Leon de Haas

Leon de Haas

I practice philosophy as a counselor and trainer in the Netherlands and Germany. I am a board member of the German professional organization of philosophical practitioners (BV-PP, daughter organization of the IGPP). I am currently doing research on the consequences of Wittgenstein's later philosophy for philosophical practice.

Gert Achenbach’s dictum, “Philosophical Practice does not have a method”, has its friends and its enemies. I am a friend. It is my thesis, that, since Husserl’s and Wittgenstein’s phenomenological and linguistic interventions in Modern philosophy, professional philosophers cannot use any jargon, expert knowledge, or method whatsoever.

LeonDeHaasVIDEO: Interview with Leon de Haas:
The First Session of Philosophical Counseling

[spvideo]http://youtu.be/-p4VqT-dGz8[/spvideo]

 

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We can consider 'Method' as an answer to the question, “What is happening in a philosophical conversation? How do you do it?”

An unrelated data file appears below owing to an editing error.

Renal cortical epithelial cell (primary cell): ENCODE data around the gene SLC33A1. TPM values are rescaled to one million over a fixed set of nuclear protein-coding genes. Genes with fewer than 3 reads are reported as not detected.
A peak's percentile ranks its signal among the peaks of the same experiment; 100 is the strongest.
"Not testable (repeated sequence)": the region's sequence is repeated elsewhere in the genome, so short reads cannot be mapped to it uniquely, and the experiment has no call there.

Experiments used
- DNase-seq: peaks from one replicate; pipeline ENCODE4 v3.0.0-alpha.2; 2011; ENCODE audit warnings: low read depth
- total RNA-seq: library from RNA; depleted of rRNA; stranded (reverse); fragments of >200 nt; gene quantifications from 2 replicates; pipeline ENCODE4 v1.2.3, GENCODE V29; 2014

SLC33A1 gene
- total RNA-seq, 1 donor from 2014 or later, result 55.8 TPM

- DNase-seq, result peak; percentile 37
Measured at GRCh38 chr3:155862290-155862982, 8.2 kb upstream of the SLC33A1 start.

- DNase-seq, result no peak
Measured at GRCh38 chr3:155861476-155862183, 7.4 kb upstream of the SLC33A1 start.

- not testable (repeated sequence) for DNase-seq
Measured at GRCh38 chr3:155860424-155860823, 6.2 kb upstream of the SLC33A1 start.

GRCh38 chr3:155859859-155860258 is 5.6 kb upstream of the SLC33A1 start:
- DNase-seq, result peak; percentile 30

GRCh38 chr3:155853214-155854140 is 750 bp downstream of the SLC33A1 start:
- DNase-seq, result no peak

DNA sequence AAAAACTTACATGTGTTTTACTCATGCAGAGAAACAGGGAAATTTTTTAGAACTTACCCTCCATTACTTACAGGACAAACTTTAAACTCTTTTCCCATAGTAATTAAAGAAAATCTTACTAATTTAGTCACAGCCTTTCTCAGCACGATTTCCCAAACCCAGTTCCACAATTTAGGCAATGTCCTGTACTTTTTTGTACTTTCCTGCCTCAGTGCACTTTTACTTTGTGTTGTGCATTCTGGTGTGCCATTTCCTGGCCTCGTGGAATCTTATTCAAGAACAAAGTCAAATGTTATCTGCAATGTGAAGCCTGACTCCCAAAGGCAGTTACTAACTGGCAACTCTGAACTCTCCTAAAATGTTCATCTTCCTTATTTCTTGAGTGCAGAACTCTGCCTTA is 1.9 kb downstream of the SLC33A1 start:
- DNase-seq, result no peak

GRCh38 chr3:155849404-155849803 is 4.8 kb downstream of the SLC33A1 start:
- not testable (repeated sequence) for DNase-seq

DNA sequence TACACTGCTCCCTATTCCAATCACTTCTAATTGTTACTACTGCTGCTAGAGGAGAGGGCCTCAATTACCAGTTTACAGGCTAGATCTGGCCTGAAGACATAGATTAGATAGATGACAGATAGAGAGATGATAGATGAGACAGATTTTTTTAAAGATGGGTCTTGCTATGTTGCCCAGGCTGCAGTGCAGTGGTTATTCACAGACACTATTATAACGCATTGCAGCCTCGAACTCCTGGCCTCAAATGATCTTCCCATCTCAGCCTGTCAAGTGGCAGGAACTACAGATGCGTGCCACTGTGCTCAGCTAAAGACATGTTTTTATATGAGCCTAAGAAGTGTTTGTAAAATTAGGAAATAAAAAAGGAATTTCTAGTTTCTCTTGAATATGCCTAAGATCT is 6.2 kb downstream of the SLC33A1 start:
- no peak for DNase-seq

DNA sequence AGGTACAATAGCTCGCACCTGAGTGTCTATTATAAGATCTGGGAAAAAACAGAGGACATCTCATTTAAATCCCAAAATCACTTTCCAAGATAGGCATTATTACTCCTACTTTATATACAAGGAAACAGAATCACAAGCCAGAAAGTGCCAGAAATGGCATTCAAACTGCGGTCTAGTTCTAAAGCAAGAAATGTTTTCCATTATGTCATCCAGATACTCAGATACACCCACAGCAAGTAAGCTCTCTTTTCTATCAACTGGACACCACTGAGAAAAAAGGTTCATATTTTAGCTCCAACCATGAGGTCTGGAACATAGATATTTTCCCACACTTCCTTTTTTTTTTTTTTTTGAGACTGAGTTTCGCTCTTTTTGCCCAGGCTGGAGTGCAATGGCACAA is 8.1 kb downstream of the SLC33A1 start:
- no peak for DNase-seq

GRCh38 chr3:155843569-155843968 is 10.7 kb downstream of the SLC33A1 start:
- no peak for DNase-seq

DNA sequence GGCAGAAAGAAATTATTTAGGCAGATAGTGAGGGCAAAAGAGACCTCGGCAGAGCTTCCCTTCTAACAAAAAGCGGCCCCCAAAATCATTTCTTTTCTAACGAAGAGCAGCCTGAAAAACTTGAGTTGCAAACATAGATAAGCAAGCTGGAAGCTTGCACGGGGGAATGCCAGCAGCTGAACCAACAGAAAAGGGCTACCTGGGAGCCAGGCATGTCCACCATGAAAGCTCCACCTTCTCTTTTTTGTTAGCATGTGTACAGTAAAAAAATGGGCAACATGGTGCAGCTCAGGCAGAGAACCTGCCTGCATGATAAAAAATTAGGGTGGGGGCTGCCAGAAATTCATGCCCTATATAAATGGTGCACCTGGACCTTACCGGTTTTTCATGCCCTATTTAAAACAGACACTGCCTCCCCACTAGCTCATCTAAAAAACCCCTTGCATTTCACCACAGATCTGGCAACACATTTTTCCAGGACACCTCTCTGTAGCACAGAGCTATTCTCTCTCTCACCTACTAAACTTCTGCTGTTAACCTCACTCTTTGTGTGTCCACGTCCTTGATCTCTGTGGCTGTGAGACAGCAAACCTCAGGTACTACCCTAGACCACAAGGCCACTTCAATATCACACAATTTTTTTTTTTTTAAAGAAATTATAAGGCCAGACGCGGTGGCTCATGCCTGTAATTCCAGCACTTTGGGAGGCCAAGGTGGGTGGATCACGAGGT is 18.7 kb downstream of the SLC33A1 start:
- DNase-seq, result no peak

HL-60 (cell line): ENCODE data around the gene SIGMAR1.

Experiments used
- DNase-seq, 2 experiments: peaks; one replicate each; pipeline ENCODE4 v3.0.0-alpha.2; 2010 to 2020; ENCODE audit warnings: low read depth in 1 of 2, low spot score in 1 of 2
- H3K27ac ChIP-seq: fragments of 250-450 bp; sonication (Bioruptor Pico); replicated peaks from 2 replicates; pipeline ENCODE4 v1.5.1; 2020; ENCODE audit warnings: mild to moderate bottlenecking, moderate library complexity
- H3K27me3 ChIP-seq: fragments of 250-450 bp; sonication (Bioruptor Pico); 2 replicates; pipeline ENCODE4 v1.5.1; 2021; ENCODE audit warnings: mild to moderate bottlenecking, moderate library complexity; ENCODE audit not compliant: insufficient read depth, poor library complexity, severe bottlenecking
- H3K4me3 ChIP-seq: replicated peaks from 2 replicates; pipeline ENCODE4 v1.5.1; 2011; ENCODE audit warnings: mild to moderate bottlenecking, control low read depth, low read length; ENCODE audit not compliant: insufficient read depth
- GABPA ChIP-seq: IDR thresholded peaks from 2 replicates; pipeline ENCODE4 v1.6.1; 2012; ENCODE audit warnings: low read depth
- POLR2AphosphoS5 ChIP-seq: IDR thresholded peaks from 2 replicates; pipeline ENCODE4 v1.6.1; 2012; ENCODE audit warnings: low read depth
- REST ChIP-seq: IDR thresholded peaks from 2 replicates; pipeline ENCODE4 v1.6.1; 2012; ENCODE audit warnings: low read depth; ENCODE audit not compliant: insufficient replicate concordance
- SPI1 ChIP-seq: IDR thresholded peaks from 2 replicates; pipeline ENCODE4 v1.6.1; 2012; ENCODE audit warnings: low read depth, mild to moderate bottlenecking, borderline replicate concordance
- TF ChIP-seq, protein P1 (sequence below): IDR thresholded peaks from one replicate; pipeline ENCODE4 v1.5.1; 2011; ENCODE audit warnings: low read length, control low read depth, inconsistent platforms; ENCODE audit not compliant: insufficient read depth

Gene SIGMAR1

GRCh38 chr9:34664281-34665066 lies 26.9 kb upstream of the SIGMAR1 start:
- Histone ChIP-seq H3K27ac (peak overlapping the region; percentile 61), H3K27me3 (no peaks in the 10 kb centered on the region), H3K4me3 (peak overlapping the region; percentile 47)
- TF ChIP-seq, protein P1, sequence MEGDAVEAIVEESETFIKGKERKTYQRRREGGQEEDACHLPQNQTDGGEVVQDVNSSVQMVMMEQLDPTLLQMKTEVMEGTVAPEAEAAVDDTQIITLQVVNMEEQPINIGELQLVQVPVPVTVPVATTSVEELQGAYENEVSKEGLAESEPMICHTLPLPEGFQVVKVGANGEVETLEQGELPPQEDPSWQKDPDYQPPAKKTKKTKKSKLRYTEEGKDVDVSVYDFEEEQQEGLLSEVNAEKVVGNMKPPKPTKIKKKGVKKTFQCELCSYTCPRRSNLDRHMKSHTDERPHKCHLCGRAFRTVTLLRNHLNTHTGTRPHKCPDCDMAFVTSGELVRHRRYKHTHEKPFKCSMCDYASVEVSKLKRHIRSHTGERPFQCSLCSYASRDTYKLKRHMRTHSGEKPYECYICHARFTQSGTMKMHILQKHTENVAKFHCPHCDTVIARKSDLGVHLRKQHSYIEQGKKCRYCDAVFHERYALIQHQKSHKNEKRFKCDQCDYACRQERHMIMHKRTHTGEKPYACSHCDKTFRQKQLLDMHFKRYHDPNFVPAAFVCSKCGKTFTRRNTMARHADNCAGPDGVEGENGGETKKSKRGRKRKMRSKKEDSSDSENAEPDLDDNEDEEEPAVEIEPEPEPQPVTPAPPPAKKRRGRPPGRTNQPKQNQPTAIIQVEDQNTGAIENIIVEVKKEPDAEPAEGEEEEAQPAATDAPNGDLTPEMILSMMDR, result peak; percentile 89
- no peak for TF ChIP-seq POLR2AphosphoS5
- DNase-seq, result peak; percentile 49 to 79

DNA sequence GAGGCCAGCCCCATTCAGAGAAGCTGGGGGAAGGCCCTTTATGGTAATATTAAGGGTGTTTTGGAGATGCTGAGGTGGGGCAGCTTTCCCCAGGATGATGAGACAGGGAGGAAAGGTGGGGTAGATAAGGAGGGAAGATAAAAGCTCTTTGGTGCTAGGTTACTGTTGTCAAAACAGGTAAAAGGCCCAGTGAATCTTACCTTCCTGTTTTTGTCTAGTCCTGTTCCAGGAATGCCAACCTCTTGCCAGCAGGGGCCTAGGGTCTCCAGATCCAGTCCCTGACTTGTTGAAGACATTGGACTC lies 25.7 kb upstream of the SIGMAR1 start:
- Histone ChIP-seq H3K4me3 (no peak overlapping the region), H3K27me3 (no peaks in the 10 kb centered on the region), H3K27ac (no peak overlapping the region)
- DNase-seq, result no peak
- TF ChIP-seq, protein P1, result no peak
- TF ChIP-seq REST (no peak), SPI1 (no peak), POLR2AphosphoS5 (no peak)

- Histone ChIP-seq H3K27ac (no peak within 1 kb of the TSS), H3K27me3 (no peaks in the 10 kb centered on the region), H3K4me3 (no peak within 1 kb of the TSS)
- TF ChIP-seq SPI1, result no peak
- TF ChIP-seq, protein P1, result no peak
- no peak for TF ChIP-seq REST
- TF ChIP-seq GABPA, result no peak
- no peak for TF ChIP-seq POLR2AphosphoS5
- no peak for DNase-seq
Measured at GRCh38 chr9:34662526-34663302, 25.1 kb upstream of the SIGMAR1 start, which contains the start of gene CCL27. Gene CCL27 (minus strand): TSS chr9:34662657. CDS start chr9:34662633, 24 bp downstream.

Many of those who write about methods in philosophical practice refer to the ancient Greek 'methodos'. As the contraction of meta and ´odos indicates, it would just mean that we follow a specific road. We cannot deny that, metaphorically speaking, we follow a road in philosophy practice. So, that's not the issue.

By ‘method’ I understand a fixed way to realize a pre-conceived effect. By example, to manufacture a car, you can do it with robots, or manually. Or to reach the top of a mountain, sometimes you can go by ski lift, or climb up the mountain.

Gert Achenbach’s dictum, “Philosophical Practice does not have a method”, has its friends and its enemies. I am a friend.

It is my thesis, that, since Husserl’s and Wittgenstein’s phenomenological and linguistic interventions in Modern philosophy, professional philosophers cannot use any jargon, expert knowledge, or method whatsoever.


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